Two decades of trailblazing advances in science and technology have transformed the restoration and preservation of cultural relics. Once a traditional handicraft it has grown into a scientifically based discipline in its own right.
On March 29, 1974 farmers from Xiyang village at the northern foot of Mt. Lishan set out to dig a well. What they did that day was to put Xi’an in Shaanxi Province forever on the world map. They found the famous Qin Dynasty terracotta warriors and their horses patiently frozen in time for some 2,200 years. And so the 'eighth wonder of the world' once again saw the light of day.
When large-scale excavations began in 1978 they brought with them the taxing question of how best to preserve literally thousands of priceless historic treasures.
So far just over 1,000 terracotta warriors have been renovated but some 7,000 more are still waiting in line for attention. Taking the old rule of thumb of one expert piecing together one terracotta warrior per month using traditional methods, the project would still have had another century to run.
But today thanks to a computer based 3-D restoration system developed by the Institute of Visualization at the Department of Computer Sciences at Xi’an-based Northwest University, it takes just hours to reassemble the jigsaw puzzle that is a terracotta warrior. And so the long buried Qin Dynasty legion can pull itself together and be on the march again within a couple of years.
A technique jointly developed by Chinese and foreign experts has brought improvements in stabilization and resistance to shrinkage. This has helped solve the earlier difficulties that had plagued color restoration on the terracotta warriors and horses. At last the old warriors can look like themselves again as they stand guard in the Museum of the Qin Terracotta Warriors and Horses in Xi’an.
Digital technology has been applied to the study of mummies to reveal how individual people once looked in real life long ago.
Zhao Chengwen is a professor with the Chinese Police Criminal Institute based in Shenyang City, Liaoning Province. Using his own specialist computer software coupled with X-ray studies of the skull he has been able to reconstruct the facial features of a 2,200 year old beauty as she would have looked at 18, 30 and 50 years of age.
Her well preserved body was excavated at Mawangdui in Changsha City, Hunan Province. She is believed to be the famous Xin Zhui, wife of a chief minister of the Changsha Kingdom under the Western Han Dynasty. Legend has her involved in a love triangle with her husband and the monarch.
Researchers at the Changchun based Jilin University have successfully used 3-D technology to simulate the original appearance of two 1,000 year old mummies that were unearthed in Turpan in the Xinjiang Uygur Autonomous Region. Advanced molecular biology techniques are being applied to research on the body of a woman found in a Western Han tomb at the Laoshan site in the suburbs of Beijing. The work will add to the body of knowledge on DNA and the human physique in antiquity. In fact, Jilin University has successfully investigated human bones brought to light in Xinjiang, Inner Mongolia, Qinghai and northeast China. It has built up a DNA bank for ancient Chinese people living on the frontiers of empire.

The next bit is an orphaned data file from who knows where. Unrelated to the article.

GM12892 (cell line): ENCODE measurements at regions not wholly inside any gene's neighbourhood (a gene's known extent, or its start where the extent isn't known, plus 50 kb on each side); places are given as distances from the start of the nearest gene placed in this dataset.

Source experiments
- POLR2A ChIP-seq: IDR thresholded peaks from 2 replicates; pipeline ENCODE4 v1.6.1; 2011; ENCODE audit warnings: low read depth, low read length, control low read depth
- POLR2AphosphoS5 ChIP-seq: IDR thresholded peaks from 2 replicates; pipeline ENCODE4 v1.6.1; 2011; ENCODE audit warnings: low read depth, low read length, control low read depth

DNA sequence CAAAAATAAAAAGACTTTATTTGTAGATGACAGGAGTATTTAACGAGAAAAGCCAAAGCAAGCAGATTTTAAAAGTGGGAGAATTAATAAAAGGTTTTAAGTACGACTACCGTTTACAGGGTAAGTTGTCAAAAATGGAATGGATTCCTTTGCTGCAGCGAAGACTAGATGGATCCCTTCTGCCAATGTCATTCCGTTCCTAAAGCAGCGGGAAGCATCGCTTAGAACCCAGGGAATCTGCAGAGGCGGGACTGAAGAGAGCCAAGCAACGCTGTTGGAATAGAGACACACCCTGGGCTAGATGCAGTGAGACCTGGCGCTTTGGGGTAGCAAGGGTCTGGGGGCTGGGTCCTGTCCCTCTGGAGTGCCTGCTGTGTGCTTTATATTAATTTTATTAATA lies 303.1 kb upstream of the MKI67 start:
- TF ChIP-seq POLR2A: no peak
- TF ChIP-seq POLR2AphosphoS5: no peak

The 1987 excavation of the Tang Dynasty terrestrial palace within the Famen Temple found in Fufeng County, Shaanxi Province produced over 700 fabric relics. Textile techniques like printing, appliqué and gold lining went into the making of the royal dresses which featured such varied fabrics as brocade, damask, satin, carbaso, yarn, gauze etc.
A 15-year multidisciplinary study brought together experts in archaeology, meteorology, spinning and weaving. It identified effective methods for eradicating mildew and restoring lost moisture content in ancient fabrics. Much has been learned about the conservation of textiles under ideal conditions of constant temperature and humidity. The work enabled delicate silk treasures from the Tang Dynasty to be put on public display for the first time in July 2002.
In 1995 a remarkable discovery was made in Guangrao County, Shandong Province. An adult male skull dating back 5,000 years was uncovered at a site of the Dawenkou Culture. Careful scientific examination of this neolithic skull showed that a craniotomy had been performed during the lifetime of its owner. Used in the treatment of head trauma this is a surgical procedure in which a flap of scalp and bone is opened in the skull. The use of the technique in antiquity was already known but the Dawenkou discovery pushed its earliest date back a further 1,000 years.
Developments in technique have led to many successes in the restoration of China's cultural relics including the:
renovation of the Dunhuang frescoes in Gansu Province
restoration of copper chariots from the Qin Shihuang Mausoleum (tomb of the first emperor of the Qin Dynasty) in Xi’an
reproduction of bronze chiming bells from the tomb of Marquis Yi of the Warring States Period in Suizhou City, Hubei Province
restoration of water damaged bamboo and wooden slips
restoration of excavated rusted ironware
preservation of ancient buried bronze ware
(China.org.cn, translated by Shao Da, June 16, 2003)